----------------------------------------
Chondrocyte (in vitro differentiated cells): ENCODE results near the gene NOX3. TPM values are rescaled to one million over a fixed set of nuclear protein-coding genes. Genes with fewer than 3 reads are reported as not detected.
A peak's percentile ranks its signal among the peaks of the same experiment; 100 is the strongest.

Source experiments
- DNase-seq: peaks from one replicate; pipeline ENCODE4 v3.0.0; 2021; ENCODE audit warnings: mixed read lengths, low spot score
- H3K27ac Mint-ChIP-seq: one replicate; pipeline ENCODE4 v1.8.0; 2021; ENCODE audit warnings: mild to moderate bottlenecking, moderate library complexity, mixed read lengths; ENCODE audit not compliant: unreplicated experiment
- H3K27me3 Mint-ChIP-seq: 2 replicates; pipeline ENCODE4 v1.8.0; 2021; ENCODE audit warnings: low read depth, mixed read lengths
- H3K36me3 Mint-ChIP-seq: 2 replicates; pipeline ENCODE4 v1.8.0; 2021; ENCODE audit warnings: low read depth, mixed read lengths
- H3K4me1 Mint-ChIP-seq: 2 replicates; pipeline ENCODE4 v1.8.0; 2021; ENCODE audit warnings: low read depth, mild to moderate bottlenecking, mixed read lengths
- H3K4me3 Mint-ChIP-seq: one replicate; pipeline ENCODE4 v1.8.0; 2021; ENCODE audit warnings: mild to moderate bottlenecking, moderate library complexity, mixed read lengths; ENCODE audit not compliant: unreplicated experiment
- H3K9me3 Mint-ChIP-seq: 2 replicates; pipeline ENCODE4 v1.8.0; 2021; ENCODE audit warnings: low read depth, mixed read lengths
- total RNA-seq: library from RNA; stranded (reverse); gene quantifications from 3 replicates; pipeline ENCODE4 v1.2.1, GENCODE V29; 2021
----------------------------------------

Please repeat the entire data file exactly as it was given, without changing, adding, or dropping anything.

Chondrocyte (in vitro differentiated cells): ENCODE results near the gene NOX3. TPM values are rescaled to one million over a fixed set of nuclear protein-coding genes. Genes with fewer than 3 reads are reported as not detected.
A peak's percentile ranks its signal among the peaks of the same experiment; 100 is the strongest.

Source experiments
- DNase-seq: peaks from one replicate; pipeline ENCODE4 v3.0.0; 2021; ENCODE audit warnings: mixed read lengths, low spot score
- H3K27ac Mint-ChIP-seq: one replicate; pipeline ENCODE4 v1.8.0; 2021; ENCODE audit warnings: mild to moderate bottlenecking, moderate library complexity, mixed read lengths; ENCODE audit not compliant: unreplicated experiment
- H3K27me3 Mint-ChIP-seq: 2 replicates; pipeline ENCODE4 v1.8.0; 2021; ENCODE audit warnings: low read depth, mixed read lengths
- H3K36me3 Mint-ChIP-seq: 2 replicates; pipeline ENCODE4 v1.8.0; 2021; ENCODE audit warnings: low read depth, mixed read lengths
- H3K4me1 Mint-ChIP-seq: 2 replicates; pipeline ENCODE4 v1.8.0; 2021; ENCODE audit warnings: low read depth, mild to moderate bottlenecking, mixed read lengths
- H3K4me3 Mint-ChIP-seq: one replicate; pipeline ENCODE4 v1.8.0; 2021; ENCODE audit warnings: mild to moderate bottlenecking, moderate library complexity, mixed read lengths; ENCODE audit not compliant: unreplicated experiment
- H3K9me3 Mint-ChIP-seq: 2 replicates; pipeline ENCODE4 v1.8.0; 2021; ENCODE audit warnings: low read depth, mixed read lengths
- total RNA-seq: library from RNA; stranded (reverse); gene quantifications from 3 replicates; pipeline ENCODE4 v1.2.1, GENCODE V29; 2021